Pleased to hear it! I think it will help to keep the creativity fresh. Furthermore, you have been touring heavily over the past couple of years and it shows. The musicianship is tight. What have been the highs and lows on the road for the band? Who have really impressed you on stage? How was the reception on the German tour with Slough Feg?
Yeah, we kept playing better and better on our German tour. We didn’t get too burnt out. The more we travel the more we learn to pace ourselves and take care of our bodies, get sleep and not wind up in the trash. Slough Feg gets my vote as one of the best bands I’ve seen this summer. They toured with just Mike on guitar and he filled those songs out wonderfully. They were total professionals. Even when there were a few awful technical problems they just handled the situations like cool motherfucking cats. I think it’s a travesty that this band doesn’t have the support of a label with more money and contacts. No offence to Dragonheart intended whatsoever. It just irks me to see unique and talented bands get shafted by a money-hungry industry with old farts at the helm obsessed with sales instead of the face of our culture.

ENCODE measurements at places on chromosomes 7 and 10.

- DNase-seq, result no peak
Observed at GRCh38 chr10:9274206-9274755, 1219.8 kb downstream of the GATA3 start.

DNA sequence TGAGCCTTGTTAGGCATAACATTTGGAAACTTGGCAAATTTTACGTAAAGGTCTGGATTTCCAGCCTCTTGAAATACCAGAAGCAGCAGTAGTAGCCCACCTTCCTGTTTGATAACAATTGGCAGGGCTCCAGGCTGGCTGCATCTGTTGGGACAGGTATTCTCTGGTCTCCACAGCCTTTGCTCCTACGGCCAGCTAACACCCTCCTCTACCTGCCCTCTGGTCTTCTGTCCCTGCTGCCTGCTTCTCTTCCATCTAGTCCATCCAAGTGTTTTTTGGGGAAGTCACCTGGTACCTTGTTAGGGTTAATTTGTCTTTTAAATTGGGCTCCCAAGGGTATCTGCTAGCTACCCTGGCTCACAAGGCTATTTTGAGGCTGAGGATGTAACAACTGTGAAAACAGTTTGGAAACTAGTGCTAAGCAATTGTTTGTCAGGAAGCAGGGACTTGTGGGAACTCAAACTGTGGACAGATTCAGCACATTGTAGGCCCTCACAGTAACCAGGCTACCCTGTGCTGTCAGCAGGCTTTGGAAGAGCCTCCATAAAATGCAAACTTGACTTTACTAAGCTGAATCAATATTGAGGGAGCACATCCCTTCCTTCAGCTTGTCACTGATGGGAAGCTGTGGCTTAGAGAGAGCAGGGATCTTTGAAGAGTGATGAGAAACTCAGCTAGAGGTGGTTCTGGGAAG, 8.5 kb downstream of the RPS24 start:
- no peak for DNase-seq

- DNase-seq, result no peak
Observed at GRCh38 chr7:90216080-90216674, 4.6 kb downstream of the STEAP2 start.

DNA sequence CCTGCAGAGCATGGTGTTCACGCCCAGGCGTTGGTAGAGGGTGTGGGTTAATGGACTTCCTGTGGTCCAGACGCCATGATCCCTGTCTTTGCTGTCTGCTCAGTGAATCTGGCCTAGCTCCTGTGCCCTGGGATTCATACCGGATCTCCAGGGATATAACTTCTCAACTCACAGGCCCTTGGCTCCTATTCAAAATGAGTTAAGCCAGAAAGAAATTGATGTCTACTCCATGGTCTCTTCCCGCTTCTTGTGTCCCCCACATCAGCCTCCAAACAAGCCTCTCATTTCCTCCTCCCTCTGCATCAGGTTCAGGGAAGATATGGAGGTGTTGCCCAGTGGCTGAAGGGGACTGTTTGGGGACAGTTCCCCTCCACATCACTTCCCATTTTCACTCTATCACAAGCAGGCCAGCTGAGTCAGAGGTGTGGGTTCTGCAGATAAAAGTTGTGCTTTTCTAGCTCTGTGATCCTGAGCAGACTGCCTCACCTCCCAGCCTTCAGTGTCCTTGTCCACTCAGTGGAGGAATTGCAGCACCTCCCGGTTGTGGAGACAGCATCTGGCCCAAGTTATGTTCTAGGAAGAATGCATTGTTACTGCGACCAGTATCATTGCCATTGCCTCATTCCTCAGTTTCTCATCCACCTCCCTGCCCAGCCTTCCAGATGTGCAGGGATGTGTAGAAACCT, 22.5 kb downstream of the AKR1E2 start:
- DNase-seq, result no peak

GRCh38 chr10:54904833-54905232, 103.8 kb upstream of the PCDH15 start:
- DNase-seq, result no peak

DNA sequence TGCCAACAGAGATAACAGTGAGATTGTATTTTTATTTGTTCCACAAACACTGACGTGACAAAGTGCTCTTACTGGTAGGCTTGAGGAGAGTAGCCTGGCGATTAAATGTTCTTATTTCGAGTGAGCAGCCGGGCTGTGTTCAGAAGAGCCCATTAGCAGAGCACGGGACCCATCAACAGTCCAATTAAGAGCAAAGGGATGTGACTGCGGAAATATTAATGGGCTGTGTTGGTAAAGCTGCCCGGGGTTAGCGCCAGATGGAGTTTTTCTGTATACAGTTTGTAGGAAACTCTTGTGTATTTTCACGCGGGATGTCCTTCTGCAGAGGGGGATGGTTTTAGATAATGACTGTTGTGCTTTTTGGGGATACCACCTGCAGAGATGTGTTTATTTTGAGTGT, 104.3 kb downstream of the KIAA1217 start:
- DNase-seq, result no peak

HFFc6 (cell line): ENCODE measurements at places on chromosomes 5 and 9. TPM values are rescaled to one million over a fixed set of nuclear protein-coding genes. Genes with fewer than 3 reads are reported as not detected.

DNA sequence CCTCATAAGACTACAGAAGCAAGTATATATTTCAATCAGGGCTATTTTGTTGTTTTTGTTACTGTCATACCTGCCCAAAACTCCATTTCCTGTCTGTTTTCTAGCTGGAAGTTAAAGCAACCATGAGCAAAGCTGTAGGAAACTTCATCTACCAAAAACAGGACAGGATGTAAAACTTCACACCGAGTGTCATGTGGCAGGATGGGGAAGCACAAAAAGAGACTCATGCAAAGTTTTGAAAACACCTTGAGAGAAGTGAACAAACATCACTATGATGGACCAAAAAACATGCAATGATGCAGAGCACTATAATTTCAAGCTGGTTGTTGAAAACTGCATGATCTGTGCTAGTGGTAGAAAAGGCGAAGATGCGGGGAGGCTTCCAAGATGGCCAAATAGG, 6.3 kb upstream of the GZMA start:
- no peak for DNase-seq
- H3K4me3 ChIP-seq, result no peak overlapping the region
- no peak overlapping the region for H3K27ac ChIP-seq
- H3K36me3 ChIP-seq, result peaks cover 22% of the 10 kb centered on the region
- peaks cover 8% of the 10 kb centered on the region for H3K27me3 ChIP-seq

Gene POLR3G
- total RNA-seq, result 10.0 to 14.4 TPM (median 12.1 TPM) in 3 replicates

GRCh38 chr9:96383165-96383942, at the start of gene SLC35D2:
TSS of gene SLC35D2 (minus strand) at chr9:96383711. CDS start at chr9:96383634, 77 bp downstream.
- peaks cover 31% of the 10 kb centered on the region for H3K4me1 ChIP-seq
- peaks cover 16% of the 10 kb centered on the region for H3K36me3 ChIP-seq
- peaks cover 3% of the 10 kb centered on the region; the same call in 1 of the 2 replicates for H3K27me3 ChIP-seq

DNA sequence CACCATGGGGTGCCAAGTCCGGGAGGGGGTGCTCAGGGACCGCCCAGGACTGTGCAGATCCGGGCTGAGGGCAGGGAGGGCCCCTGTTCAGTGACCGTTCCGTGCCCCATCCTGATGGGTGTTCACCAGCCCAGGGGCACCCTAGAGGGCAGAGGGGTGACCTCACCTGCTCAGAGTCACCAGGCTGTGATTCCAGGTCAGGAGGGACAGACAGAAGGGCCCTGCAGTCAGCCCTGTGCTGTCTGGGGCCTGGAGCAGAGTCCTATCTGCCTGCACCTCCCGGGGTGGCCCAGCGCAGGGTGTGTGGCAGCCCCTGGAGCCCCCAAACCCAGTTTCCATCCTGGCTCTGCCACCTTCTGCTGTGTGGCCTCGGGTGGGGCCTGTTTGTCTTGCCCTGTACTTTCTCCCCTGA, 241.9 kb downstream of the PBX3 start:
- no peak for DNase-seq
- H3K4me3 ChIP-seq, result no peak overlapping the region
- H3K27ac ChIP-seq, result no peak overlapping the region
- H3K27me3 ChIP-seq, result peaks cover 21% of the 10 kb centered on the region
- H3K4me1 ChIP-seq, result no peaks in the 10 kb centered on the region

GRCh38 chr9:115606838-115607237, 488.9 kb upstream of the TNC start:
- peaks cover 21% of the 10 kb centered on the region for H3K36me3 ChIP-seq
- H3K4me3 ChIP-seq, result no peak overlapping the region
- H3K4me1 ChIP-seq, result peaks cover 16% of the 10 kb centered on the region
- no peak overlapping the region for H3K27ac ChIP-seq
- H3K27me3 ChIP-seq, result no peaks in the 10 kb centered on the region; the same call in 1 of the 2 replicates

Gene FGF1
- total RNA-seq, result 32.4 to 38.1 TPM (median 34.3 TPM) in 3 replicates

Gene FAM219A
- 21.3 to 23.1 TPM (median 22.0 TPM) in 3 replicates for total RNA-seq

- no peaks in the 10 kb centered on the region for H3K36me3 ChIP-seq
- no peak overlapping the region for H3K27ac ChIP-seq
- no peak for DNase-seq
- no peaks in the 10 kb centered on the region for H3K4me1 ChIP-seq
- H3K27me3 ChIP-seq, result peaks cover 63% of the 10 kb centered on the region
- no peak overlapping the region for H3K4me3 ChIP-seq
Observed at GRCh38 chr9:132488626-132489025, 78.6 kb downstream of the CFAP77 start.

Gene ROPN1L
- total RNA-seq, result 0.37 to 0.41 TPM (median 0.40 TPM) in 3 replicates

It is sad but true that money is often the ever-prevailing element. Have you any plans to return to the UK or is it beyond your financial means? Alas, I missed the Metal Inquisition in Bradford August 2000. The bill looked very promising. What are your memories of that day?
I was absent that day. TTD was just Dave on guitar as I left the tour early due to some nasty health problems. As for returning to the UK we don’t have any immediate plans. We’re thinking about touring Germany and Greece in 2003 after we get our third album out, which is tentatively titled “The Crest of the Martyrs”. We’ll see. It’s definitely a possibility that we could return to Britain in the very near future.